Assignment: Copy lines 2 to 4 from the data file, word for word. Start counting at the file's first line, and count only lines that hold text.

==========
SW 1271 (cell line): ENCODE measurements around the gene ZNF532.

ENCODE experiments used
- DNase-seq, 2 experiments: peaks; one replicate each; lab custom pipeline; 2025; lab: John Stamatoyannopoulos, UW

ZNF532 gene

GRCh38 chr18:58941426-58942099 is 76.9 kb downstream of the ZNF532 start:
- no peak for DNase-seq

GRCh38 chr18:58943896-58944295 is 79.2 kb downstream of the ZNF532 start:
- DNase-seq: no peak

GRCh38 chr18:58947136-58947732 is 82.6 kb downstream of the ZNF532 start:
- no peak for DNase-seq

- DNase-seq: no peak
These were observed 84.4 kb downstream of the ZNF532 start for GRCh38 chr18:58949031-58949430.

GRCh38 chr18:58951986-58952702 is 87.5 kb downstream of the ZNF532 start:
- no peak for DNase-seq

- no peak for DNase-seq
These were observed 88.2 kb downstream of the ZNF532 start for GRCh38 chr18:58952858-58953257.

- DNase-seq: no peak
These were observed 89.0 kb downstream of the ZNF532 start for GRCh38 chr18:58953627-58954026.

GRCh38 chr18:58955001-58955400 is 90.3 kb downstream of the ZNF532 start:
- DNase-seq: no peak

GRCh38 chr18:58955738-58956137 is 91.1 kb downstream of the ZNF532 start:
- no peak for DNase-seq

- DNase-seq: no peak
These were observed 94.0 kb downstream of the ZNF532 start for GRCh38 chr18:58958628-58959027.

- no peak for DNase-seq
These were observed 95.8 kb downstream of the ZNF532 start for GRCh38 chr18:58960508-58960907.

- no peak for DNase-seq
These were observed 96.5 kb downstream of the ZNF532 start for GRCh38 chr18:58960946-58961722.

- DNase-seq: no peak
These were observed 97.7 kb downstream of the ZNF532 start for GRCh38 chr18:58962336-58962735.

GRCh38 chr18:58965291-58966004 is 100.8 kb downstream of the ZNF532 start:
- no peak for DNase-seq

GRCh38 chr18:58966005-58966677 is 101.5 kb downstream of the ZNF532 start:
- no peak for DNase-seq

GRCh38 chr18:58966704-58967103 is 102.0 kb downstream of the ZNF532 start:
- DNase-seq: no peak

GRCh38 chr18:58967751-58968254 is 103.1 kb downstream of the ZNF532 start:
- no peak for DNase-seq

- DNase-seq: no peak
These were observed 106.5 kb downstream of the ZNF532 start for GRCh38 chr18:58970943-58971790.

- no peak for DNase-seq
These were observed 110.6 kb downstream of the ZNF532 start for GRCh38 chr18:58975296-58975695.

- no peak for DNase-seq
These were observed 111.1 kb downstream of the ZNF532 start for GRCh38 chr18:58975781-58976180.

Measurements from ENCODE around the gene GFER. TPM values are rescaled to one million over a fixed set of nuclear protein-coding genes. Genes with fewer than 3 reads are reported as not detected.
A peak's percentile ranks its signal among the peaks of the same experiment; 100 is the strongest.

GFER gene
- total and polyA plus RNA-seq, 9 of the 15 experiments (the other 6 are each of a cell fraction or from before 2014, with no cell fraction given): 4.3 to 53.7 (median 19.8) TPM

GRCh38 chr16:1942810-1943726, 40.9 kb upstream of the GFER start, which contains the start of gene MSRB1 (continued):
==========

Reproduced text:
ENCODE experiments used
- DNase-seq, 2 experiments: peaks; one replicate each; lab custom pipeline; 2025; lab: John Stamatoyannopoulos, UW

ZNF532 gene